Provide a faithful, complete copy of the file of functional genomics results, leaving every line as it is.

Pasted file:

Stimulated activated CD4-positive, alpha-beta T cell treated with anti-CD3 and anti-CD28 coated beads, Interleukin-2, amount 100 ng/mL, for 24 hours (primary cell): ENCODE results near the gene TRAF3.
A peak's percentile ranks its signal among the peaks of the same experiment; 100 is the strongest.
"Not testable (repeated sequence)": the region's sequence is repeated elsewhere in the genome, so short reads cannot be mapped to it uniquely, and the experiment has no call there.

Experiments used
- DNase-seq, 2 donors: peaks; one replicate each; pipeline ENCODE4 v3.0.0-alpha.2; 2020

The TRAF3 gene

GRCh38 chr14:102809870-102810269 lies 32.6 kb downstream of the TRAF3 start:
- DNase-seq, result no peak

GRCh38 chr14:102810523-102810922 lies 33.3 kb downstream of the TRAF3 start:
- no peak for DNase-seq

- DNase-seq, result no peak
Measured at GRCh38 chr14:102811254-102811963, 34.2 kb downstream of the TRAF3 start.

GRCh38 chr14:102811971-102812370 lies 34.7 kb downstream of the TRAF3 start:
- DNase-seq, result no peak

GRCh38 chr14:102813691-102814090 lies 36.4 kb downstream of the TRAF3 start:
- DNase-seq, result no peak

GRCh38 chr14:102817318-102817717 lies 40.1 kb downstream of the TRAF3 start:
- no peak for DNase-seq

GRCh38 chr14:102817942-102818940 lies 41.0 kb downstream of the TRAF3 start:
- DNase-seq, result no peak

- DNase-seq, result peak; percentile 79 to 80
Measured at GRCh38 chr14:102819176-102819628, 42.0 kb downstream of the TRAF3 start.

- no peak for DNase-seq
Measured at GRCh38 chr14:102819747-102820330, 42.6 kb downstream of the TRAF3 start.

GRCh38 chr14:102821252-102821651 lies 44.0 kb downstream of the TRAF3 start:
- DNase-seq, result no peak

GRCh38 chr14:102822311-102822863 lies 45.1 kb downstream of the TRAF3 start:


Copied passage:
Stimulated activated CD4-positive, alpha-beta T cell treated with anti-CD3 and anti-CD28 coated beads, Interleukin-2, amount 100 ng/mL, for 24 hours (primary cell): ENCODE results near the gene TRAF3.
A peak's percentile ranks its signal among the peaks of the same experiment; 100 is the strongest.
"Not testable (repeated sequence)": the region's sequence is repeated elsewhere in the genome, so short reads cannot be mapped to it uniquely, and the experiment has no call there.

Experiments used
- DNase-seq, 2 donors: peaks; one replicate each; pipeline ENCODE4 v3.0.0-alpha.2; 2020

The TRAF3 gene

GRCh38 chr14:102809870-102810269 lies 32.6 kb downstream of the TRAF3 start:
- DNase-seq, result no peak

GRCh38 chr14:102810523-102810922 lies 33.3 kb downstream of the TRAF3 start:
- no peak for DNase-seq

- DNase-seq, result no peak
Measured at GRCh38 chr14:102811254-102811963, 34.2 kb downstream of the TRAF3 start.

GRCh38 chr14:102811971-102812370 lies 34.7 kb downstream of the TRAF3 start:
- DNase-seq, result no peak

GRCh38 chr14:102813691-102814090 lies 36.4 kb downstream of the TRAF3 start:
- DNase-seq, result no peak

GRCh38 chr14:102817318-102817717 lies 40.1 kb downstream of the TRAF3 start:
- no peak for DNase-seq

GRCh38 chr14:102817942-102818940 lies 41.0 kb downstream of the TRAF3 start:
- DNase-seq, result no peak

- DNase-seq, result peak; percentile 79 to 80
Measured at GRCh38 chr14:102819176-102819628, 42.0 kb downstream of the TRAF3 start.

- no peak for DNase-seq
Measured at GRCh38 chr14:102819747-102820330, 42.6 kb downstream of the TRAF3 start.

GRCh38 chr14:102821252-102821651 lies 44.0 kb downstream of the TRAF3 start:
- DNase-seq, result no peak

GRCh38 chr14:102822311-102822863 lies 45.1 kb downstream of the TRAF3 start: